# Discrete Math to c++

I'm not sure if I should be asking here or on the math site but I'll give it a shot here. Heres the assignment: A user enters 10 numbers which is the domain D. I need to evaluate the statement: `For All x, y in D, x<y or y <2x`. My question, what is x and what is y? If I enter 1 2 3 4 5 6 7 8 9 10 as the domain does x =1, y =2 and so on? Do I check if 1 < 2 || 2 <2(1)?

I coded three other statements that only used 'x' but have no clue out of the ten numbers entered which is x and which is y. And it doesn't call for the user to enter a x and y just ten integers.

I'll post the code for the other statements I did.

``````using std::cout;
using std::cin;

void ASearch(int arr[], int);
void BSearch(int array[], int size);
void CSearch(int array[], int size);

int main(int argc, const char * argv[])
{
const int SIZE = 10;
int NumArray[10];
int num = 0;
int count = 0;

while (count < 10)
{
cout << "Enter Number "<< count + 1 <<": ";
cin >> NumArray[count];
++count;

}

/*if(!isdigit(num))
{

for (int i = 0; i < 9; ++i)
{

cout << "Enter Number "<< i + 2 <<": ";
cin >> NumArray[i];

}
}else cout << "Error: numbers only";*/

for(int j = 0; j < SIZE; ++j)
{
cout << " " << NumArray[j];
}

ASearch(NumArray, SIZE);
BSearch(NumArray, SIZE);
CSearch(NumArray, SIZE);

return 0;
}

void ASearch(int arr[], int size)
{
int pos = 0;
int on = -1;
int oddTrue = 0;
int oddFalse = 0;

while (on == -1 && pos < size)
{
cout << " \nchecking: " << arr[pos];

if (arr[pos] % 2 != 0 && arr[pos] > 0)
{

cout <<"\nTrue: " <<arr[pos] << " is > 0 and odd";
++oddTrue;

}
else if(arr[pos] % 2 != 0 && arr[pos] < 0)
{
cout <<"\nFalse" << arr[pos] << "is < 0 and odd";
++oddFalse;

}
else cout << "\nNumber is even";
++pos;

}
if (oddFalse > 0) cout<< "\n>>>>>>>>>A is FALSE";else cout <<"\n>>>>>>A IS TRUE";
return;
}

void BSearch(int array[], int size)
{
int on = -1;
int pos = 0;
int count = 0;

while(on == -1 && pos < size)
{
cout << "\n checking "<<array[pos];

if(array[pos] % 2 != 0  && array[pos] > 10)
{
cout << "\nTrue: " << array[pos] <<" is > 10 & odd";
++count;

}else
{
cout <<"\nFalse";
--count;
}
++pos;
}
if(count > 1 ) cout << "\n>>>>>>>>>>B IS TRUE"; else cout <<"\n>>>>>>>>>B IS FALSE";
return;
}

void CSearch(int array[], int size)
{
int pos = 0;
int on = -1;
int TrueCount = 0;
int FalseCount = 0;

while (on == -1 && pos < size)
{
cout << "\n checking "<<array[pos];

if(array[pos] % 2 == 0  || array[pos] % 3 == 0)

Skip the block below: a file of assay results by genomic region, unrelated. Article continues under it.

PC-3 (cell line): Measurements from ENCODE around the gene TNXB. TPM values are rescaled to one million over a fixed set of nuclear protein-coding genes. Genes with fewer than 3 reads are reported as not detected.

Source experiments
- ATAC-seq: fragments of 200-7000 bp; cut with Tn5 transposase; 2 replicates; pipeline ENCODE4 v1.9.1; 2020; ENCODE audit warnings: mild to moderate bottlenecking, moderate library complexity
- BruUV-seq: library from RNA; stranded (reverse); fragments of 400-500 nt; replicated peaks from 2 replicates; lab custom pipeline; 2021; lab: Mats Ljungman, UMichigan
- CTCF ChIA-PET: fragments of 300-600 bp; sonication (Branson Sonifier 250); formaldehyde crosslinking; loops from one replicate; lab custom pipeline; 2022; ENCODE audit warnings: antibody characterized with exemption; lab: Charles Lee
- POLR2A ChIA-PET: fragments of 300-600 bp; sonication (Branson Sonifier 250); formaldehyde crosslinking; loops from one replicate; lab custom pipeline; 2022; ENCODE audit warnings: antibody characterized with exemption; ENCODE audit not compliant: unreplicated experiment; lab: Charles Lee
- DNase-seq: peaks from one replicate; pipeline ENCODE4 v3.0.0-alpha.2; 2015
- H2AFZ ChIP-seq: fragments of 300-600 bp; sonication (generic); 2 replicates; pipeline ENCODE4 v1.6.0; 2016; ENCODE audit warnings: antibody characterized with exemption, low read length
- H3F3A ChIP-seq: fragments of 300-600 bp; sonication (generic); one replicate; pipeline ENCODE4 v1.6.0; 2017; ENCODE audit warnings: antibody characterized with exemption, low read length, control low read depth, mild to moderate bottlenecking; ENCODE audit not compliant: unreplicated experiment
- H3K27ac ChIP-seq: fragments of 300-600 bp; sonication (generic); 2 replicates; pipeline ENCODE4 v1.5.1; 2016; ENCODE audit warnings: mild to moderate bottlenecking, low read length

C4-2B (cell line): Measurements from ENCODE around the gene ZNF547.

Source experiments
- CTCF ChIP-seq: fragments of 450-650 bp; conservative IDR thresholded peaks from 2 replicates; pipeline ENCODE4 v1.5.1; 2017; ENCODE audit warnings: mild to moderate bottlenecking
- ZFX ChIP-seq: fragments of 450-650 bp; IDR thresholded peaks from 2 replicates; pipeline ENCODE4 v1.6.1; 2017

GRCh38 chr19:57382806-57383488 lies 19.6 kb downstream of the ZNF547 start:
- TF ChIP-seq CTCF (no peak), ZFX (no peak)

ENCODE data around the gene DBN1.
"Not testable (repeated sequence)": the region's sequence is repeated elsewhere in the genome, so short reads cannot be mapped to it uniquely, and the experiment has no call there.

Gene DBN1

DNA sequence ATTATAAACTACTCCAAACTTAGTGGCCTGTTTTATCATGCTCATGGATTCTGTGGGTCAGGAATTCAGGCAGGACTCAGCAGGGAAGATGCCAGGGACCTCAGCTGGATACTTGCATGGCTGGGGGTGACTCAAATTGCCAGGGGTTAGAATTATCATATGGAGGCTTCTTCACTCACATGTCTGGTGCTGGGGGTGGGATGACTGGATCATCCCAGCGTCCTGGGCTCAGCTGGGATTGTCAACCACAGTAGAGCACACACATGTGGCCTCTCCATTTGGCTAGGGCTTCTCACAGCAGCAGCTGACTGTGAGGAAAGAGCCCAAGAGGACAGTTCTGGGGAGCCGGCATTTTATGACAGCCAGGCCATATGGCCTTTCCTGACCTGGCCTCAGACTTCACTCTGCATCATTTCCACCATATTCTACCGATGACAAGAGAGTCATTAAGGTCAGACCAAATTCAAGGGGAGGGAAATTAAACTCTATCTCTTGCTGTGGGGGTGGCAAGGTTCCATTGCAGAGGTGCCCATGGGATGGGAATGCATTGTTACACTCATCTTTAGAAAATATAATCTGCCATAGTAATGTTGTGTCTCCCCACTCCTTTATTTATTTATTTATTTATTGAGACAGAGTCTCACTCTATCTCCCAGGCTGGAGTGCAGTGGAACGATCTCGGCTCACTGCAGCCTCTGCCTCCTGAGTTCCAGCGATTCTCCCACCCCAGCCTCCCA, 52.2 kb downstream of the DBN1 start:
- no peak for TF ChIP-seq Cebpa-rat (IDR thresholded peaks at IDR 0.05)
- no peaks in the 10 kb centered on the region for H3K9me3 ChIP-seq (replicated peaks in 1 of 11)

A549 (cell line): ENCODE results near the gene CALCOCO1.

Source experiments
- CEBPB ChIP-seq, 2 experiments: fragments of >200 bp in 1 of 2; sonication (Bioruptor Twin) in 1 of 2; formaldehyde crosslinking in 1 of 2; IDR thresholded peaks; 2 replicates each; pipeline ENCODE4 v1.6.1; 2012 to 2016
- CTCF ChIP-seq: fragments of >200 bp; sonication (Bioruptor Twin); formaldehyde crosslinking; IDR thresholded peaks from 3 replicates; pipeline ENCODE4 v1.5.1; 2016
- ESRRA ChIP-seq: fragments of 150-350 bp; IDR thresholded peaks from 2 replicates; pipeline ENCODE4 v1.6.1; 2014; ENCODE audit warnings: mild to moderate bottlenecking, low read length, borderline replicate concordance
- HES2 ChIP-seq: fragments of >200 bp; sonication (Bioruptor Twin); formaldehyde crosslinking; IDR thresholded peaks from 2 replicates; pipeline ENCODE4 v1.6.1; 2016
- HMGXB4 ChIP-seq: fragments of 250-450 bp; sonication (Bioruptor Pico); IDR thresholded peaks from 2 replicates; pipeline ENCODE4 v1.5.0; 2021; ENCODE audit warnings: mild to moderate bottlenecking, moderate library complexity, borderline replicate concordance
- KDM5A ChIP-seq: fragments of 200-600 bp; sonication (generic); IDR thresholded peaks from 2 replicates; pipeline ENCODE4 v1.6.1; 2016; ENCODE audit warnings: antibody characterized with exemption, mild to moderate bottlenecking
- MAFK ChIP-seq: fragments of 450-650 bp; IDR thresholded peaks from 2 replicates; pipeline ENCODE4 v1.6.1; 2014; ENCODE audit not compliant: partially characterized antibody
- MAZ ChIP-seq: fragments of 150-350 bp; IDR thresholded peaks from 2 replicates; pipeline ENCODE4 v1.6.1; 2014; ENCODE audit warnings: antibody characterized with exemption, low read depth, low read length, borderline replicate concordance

{
cout << "\nTrue: " << array[pos] <<" is divisible by 2 or 3";
++TrueCount;

}
else if(array[pos] % 2 != 0  || array[pos] % 3 != 0)
{
cout <<"\nFalse";
++FalseCount;
}
++pos;

}

if (TrueCount < 10)
cout << "\n>>>>C is FALSE"; else cout << "\n>>>>>>>>>>C is TRUE";

}
``````
-
The statement is `For All x, y in D, x`? That makes no sense. Could you double-check? –  Beta Mar 24 '13 at 23:53
@Beta I can't write the universal and existential quantifiers. Here: Ax, yeD, x<y or y<2x. pretend the A is upside down and the 'e' is the element symbol –  rogerthat Mar 24 '13 at 23:59
I.e ∀(x,y) ∈ D | x<y ∨ y<2·x –  MSalters Mar 25 '13 at 9:34
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## 1 Answer

It means that both x and y can take on every value in the set D.

In pseudocode:

``````for i = 1:10
for j = 1:10
x = D[i]
y = D[j]
test x < y OR y < 2 * x
loop
loop
``````
-
ok. Thanks so much. I couldn't understand it. So if I had x^2 + y^2 = z^2 then x, y and z would take on every number in the set as well? –  rogerthat Mar 25 '13 at 0:05
@healix: Whenever you see a "forall", you're going to need to test the entire set. (or else use analytical methods in your proof instead of brute force testing) –  Ben Voigt Mar 25 '13 at 1:06
I'm not sure if `x==y` is implied. Yet that would be the case when `i==j`. Now obviously `x < 2*x` so it doesn't matter in this particular case. –  MSalters Mar 25 '13 at 9:30
@MSalters: I would expect to see `x /= y` explicitly stated in the forall, if that case were meant to be excluded. –  Ben Voigt Mar 25 '13 at 13:37
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